But it seems to me that the old game was worse. In 2008, Obama far outraised and outspent John McCain. Partly, that was a function of Obama’s personal magnetism and a fundraising team that was ahead of its time. Partly, it was a function of McCain being an uninspiring candidate and the Republican Party being in the doldrums after eight years of Bush. But there was another factor: it was clearly Obama was the favorite and people wanted to bet on a winner and reap the rewards that come with that.

    I’m having trouble understanding exactly how “the old game” was worse. Before, people still had to agree with a candidate’s sentiments before everyone else jumped on the bandwagon. And as more people jump on the banwagon more people began to put their money where their mouth was. I don’t think President Obama was outspending Hillary Clinton in the early stages of their primary. You may call it a bet but the PEOPLE still made the decision as the money, in what was a more level paying field, reaffirmed on the backend who the PEOPLE wanted into office. Money established the candidate but only after the candidate made his/her case first. The money was the microphone the PEOPLE gave to the candidate after they made their choice.

    Now, we have a guy in Romney who nobody in the republican primary really wanted but money still established. Heck, money alone gave Gingrich a fighting chance. Now, the cart has been placed in front of the horse. Corporations, or should I now say “people”, have the biggest part of the pie and the money a candidate can raise no longer reflects what the PEOPLE may support. It completely undermines the democratic process.

    How could you agree with the Supreme Court’s decision and disagree with the decision’s repercussions? It is not like this issue has blindsided us. We all knew the affect that decision would have on campaigns way before campaigning season began.

  3. al-Ameda says:

    Thank you, Citizens United. Finally conservative multi-millionaires, billionaires and conservative PACs will be heard. Too often they’ve been denied a voice in our national elections.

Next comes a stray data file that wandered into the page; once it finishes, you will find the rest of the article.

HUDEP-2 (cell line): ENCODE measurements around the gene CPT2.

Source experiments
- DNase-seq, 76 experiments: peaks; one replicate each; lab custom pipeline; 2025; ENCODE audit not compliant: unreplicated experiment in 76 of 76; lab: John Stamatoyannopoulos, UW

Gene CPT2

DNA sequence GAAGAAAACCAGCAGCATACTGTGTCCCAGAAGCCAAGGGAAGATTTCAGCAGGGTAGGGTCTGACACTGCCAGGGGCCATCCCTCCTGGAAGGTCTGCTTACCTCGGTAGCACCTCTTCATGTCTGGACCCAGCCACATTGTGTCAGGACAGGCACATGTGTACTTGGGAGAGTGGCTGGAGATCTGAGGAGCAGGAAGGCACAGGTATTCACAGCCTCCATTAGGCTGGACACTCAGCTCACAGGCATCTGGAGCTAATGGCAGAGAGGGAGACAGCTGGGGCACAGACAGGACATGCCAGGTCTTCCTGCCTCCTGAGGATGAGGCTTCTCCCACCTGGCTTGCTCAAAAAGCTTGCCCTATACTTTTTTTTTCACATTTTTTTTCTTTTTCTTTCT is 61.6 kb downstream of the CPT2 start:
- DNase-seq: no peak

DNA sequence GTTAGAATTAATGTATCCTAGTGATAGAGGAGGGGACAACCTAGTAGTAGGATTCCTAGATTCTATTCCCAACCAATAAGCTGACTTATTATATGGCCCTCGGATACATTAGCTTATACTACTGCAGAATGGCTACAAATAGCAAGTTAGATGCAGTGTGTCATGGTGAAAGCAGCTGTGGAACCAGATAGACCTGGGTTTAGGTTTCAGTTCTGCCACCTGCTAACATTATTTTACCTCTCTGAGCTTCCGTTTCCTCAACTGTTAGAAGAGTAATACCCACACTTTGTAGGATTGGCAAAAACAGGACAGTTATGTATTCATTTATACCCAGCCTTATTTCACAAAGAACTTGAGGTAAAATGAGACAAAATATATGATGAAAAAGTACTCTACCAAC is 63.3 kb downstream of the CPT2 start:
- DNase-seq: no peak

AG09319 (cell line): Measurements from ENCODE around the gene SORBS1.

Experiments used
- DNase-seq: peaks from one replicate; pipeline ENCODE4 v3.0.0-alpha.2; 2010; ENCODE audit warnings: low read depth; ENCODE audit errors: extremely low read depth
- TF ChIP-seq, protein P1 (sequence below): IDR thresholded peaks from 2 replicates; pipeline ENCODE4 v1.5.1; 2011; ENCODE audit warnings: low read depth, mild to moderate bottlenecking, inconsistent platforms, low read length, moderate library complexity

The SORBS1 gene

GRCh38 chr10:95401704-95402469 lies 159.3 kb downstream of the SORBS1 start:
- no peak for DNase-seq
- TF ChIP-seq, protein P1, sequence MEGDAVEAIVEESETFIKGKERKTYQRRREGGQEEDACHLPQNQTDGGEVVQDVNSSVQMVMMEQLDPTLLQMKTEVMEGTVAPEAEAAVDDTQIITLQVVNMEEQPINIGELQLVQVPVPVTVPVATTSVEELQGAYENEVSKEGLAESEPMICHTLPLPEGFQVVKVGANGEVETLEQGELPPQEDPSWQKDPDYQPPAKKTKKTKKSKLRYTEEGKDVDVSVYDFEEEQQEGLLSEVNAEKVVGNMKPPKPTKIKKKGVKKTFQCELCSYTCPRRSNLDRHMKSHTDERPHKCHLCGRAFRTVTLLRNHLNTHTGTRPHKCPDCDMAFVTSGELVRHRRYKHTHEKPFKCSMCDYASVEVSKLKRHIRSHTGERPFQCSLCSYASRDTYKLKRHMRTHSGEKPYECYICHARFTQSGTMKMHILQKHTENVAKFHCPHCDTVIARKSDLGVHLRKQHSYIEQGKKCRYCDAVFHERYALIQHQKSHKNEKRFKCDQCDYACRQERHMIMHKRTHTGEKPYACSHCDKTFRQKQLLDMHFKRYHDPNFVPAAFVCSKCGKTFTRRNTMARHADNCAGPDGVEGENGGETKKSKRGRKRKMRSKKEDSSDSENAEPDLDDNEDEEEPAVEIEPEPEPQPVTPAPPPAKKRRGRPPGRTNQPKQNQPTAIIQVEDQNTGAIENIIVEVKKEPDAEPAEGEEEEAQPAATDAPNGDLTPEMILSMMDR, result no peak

It was about time that we recognized that money cannot cause the appearance of corruption, money causes the appearance of free speech.

  4. Rob in CT says:

    What’s the dollar value of non-cash union activities, e.g., of shop stewards instructing their charges to go and vote for the Democrat?

    And the value of preachers doing the same for the GOP (usually they are careful enough to simply rail against librulism, rather than say vote GOP or vote against the Dems)? I, for one, would gladly trade the one for the other (just in terms of electoral potency. Not for real…).

    As to the issue… it’s a bit like the Yankees (I’m a Yankees fan). Does their financial prowess directly translate into winning the WS? Well, no. They still have to spend the money on good players. But the money helps. A contract that would be a killer for a poorer team can be absorbed. One idiot owner can end-around your GM and go out and spend $45MM/3yrs on a 1-inning relief pitcher (Rafael Soriano) and not have it prevent the team from making other moves (and then have it really come in handy when Mariano Rivera blows out his knee two years later). The money ain’t everything, but it helps quite a bit. And in MLB, there are some leveling mechanisms in play (the draft, particularly now with hard-slotting, the luxury tax, the fact that players are not free agents from the get-go, revenue sharing…).

    In the end, I despise the status quo (and think CU made things worse), but cannot come up with a solution that I think preserves free speech and actually accomplishes anything. I’m at the throw-up-my-hands-in-frustration point.

  5. Vast Variety says:

    If I ever win the lottery the first thing on my shopping list for my new found millions will be a President.He’ll look great sitting on the mantal above the fireplace.

    /end sarcasm.

    Unlimited money by individuals in campaign politics is something I can live with. It’s the hiding of those donnations by funnelling them through super pac’s, 501’s, and corporations that bothers me. Money in politics is fine, hiding it is not. If your going to exserice your right to free speech have the spine to put your face to your words.

  6. Moosebreath says:

    “If I ever win the lottery the first thing on my shopping list for my new found millions will be a President.He’ll look great sitting on the mantal above the fireplace.”

    That goes well with the joke that Romney is running for President to check it off his bucket list.